Long-term capacity planning of railway infrastructure : a stochastic approach capturing infrastructure unavailability
Weik, Norman; Nießen, Nils (Thesis advisor); Bohlin, Markus (Thesis advisor)
Aachen (2020) [Dissertation / PhD Thesis]
Page(s): 1 Online-Ressource (xx, 192 Seiten) : Illustrationen, Diagramme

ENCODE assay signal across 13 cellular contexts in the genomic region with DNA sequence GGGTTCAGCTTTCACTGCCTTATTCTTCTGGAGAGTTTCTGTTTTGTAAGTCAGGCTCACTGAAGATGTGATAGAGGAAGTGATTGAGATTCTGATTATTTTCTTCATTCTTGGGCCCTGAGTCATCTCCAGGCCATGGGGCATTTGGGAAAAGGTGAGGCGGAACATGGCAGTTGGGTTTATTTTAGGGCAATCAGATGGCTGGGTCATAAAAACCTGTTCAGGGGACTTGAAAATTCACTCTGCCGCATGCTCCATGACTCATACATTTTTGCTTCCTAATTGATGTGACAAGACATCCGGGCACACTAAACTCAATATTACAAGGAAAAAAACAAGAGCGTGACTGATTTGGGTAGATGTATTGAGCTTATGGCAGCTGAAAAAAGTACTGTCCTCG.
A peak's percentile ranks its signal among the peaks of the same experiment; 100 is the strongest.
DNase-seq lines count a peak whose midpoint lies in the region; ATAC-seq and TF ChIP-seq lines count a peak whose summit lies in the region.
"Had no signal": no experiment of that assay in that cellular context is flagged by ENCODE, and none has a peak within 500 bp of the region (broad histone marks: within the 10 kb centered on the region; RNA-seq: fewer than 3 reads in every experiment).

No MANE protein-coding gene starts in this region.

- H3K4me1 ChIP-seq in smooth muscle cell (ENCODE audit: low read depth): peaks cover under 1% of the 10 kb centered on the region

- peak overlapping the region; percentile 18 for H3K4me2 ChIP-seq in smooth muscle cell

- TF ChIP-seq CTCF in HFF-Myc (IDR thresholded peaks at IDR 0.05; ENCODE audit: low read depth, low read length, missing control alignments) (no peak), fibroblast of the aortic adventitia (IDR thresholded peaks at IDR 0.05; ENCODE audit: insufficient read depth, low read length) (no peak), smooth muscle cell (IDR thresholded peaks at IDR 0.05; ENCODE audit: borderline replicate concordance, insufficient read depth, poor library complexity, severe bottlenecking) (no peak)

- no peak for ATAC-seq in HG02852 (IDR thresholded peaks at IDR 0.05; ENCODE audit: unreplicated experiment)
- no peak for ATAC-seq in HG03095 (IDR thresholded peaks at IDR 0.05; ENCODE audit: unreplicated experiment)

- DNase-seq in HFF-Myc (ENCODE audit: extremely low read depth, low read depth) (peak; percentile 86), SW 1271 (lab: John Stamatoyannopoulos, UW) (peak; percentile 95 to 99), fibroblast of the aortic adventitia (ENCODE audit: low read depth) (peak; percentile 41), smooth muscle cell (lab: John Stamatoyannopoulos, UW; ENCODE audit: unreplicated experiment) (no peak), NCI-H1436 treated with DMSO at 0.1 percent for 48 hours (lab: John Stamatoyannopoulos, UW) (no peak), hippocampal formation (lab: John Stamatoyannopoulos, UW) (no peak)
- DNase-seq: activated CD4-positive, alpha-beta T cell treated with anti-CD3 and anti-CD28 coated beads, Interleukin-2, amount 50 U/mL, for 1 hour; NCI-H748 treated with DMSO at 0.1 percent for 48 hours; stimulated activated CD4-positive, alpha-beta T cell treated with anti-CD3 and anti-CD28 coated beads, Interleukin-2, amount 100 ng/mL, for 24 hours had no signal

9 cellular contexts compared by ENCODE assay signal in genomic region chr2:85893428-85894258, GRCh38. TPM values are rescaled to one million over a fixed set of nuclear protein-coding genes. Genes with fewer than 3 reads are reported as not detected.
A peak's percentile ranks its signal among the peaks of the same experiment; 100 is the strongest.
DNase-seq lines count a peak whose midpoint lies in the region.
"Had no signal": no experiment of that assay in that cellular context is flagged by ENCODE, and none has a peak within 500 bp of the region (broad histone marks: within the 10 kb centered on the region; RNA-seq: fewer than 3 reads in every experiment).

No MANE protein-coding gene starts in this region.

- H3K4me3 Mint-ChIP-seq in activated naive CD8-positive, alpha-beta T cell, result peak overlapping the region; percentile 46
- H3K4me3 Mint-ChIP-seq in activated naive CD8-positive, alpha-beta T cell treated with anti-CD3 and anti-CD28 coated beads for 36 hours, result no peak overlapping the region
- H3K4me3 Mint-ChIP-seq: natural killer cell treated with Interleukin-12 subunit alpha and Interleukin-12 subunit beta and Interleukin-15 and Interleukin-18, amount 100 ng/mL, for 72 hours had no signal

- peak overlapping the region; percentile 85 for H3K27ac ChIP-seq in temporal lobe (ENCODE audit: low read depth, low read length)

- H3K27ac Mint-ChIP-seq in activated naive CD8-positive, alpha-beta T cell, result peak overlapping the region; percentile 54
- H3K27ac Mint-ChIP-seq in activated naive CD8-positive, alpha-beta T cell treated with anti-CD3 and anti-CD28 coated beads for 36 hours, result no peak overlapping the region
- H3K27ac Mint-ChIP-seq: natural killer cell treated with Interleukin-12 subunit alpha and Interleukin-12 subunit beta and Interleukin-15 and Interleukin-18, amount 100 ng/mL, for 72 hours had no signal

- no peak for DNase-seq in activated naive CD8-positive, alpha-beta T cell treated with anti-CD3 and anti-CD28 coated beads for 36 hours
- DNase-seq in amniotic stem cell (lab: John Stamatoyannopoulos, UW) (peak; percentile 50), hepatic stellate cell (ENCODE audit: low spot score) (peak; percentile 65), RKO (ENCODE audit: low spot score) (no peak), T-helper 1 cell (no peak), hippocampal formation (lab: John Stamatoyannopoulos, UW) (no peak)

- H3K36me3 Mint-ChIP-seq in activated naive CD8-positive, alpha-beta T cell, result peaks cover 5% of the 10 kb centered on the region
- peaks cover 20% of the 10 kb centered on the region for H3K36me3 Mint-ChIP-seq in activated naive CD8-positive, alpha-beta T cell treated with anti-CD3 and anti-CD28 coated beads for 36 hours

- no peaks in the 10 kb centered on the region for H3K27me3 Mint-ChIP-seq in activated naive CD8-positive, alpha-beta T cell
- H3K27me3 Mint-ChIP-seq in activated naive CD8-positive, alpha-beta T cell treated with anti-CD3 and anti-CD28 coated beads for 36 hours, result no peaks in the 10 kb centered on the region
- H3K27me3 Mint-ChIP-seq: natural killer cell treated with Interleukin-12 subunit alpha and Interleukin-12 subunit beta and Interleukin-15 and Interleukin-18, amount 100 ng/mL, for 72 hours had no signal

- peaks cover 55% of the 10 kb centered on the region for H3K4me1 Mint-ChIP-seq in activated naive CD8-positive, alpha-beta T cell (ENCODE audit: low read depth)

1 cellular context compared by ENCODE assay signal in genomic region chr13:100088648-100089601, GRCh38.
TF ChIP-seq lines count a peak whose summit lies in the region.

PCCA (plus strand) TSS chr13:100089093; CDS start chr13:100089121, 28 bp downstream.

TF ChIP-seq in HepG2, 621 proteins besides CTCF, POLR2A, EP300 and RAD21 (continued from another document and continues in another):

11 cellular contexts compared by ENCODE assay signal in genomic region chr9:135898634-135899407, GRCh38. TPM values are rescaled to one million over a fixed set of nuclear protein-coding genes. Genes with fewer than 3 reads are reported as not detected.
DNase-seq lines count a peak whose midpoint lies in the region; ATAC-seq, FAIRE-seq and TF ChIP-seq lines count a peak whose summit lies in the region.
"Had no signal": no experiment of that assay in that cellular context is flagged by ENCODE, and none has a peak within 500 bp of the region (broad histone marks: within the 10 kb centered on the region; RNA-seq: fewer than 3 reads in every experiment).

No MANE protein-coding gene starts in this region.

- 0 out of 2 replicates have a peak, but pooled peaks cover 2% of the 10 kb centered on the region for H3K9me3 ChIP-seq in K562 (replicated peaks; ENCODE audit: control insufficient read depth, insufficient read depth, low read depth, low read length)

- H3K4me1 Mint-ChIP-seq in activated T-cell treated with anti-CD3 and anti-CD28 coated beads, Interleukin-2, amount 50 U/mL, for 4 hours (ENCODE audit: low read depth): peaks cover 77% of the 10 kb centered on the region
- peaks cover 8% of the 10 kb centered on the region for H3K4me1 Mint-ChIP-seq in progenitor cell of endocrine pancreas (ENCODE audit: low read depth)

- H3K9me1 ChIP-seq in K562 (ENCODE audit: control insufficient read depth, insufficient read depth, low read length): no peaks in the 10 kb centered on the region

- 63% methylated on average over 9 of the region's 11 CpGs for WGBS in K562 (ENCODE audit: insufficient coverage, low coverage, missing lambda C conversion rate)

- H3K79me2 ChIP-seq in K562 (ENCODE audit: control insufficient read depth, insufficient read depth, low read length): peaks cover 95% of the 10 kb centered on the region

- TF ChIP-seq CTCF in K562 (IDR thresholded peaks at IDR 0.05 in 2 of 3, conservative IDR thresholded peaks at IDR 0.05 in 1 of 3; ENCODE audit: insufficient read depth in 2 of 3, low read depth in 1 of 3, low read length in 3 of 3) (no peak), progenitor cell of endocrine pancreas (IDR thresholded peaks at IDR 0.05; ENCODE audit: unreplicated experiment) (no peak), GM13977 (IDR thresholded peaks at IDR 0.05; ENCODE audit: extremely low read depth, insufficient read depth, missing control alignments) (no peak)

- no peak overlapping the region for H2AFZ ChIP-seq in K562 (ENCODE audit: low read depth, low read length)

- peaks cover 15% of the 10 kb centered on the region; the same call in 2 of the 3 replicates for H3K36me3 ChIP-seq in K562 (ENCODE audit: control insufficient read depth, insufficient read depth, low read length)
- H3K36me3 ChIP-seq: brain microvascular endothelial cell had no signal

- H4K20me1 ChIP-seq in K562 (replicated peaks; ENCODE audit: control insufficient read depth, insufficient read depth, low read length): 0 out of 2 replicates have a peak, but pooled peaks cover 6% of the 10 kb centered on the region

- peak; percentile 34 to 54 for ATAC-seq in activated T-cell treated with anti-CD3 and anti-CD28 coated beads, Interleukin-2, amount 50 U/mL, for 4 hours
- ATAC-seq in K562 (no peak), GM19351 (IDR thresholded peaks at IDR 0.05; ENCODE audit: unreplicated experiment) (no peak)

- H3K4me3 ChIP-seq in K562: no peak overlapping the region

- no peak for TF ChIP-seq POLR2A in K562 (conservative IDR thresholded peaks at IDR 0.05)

Capacity planning of railway systems is a vital aspect of the rail traffic planning process focusing on the interplay of traffic and service quality. It encompasses two major, related questions: Assessing the service quality associated with given traffic and timetable concepts, and determining the traffic volume that can be operated on a given infrastructure such that attractive performance and service quality are upheld. To fulfill these tasks, a detailed understanding of both the timetable structure and the underlying infrastructure is required. In recent years, much effort has been dedicated to devising robust, passenger-friendly timetable concepts. As a consequence, capacity planning has been focusing on timetable-centered approaches such as the UIC Code 406 methodology or optimization- and (max,+)-techniques for timetable stability analysis. The role of the infrastructure itself has received less consideration, yet its reliability and its resilience in the event of failures is an essential requirement to ensure a high quality of operations. Lengthy planning procedures, a variety of different stakeholders and high investment costs require a long-term planning horizon for infrastructure design and modification. At the same time, renewal cycles easily exceed 30 years -- a period typically covering several major timetable revisions -- such that infrastructure investment decisions have long-lasting implications on the shape of the network. As a result, a certain robustness of the infrastructure with respect to uncertainty in timetable structure and service demand is highly desirable. Stochastic and queuing-based approaches, which rely on an abstracted traffic-flow view on railway operations, have been applied successfully in this strategic planning context. Individual system components such as railway line segments, stations, junctions and route nodes are interpreted as service units, for which performance parameters including waiting times, blocking probabilities or queue lengths are determined. The performance of different infrastructure designs can thus be assessed and compared as a function of the overall traffic concept, but independent of the exact structure of the timetable. To allow for general service and arrival statistics, existing approaches are typically based on mean value results. This limits the predictive quality of these models as the effects of rare events or the duration and height of non-compliance with predefined service standards cannot be considered. This is particularly relevant in the context of infrastructure failures, which have a decisive effect on punctuality and service quality, yet typically are only incorporated implicitly as a source of variation or primary delays. An explicit consideration of the state of the underlying infrastructure in the capacity modeling process is missing. In this thesis, a versatile and efficient modeling approach based on Quasi-Birth-and-Death (QBD) processes is presented, which generalizes existing queuing-based approaches for capacity analysis. By adopting a state-space representation, distributional information and new performance metrics such as the excess-probability of a predefined service quality level become accessible for analysis. In addition, it is shown how more realistic service processes including dependencies between successive train runs can be studied, such that a more detailed representation of the actually observable effects in train operations can be achieved. In making service times depend on an environment process describing the state of the underlying infrastructure, an integrated approach for railway performance and infrastructure availability modeling is developed. The entire infrastructure failure and repair process is incorporated, including the transition phases after a failure has occurred or operability has been restored. Our method hence goes beyond scenario-based approaches, where the effects of infrastructure unavailability are studied by analyzing different system settings in isolation. Using an explicit state-space representation, the criticality of individual components with respect to the dependability of service quality is assessed. Unlike in existing heuristic approaches, the effects of asset management decisions can thus be studied directly referring to a quality metric. In particular, directions for availability improvement and infrastructure modifications can be identified and assessed in terms of their respective improvement of service quality. It is shown how the methodology can be embedded in a modular, fully automated toolchain for integrated capacity and reliability analysis only requiring standard infrastructure and train data exchange formats as input. In this context, efficient model setup and solution techniques based on Kronecker-products and iterative Krylov-subspace methods, which are well-suited to cope with large sparse matrices, are made available for railway performance modeling for the first time. This allows for competitive use of the approach in rail traffic planning and asset management. Based on realistic application scenarios it is shown how the approach allows to assess infrastructure criticality on route-node scale and -- upon suitable aggregation -- for entire railway lines. The suitability of the underlying infrastructure is analyzed based on service-related performance metrics. Track modifications, asset management strategies and maintenance policies can now not only be assessed with respect to the infrastructure reliability, but also regarding their compliance with service intentions. As a result of the integrative approach to infrastructure and traffic planning, a better understanding of the interdependency of asset management and railway operations planning is achieved. This, for instance, allows to balance the reduced failure risk in a lean infrastructure with fewer tracks and switches to the additional routing flexibility and resilience of train operations in the event of failures in case of more complex infrastructure designs.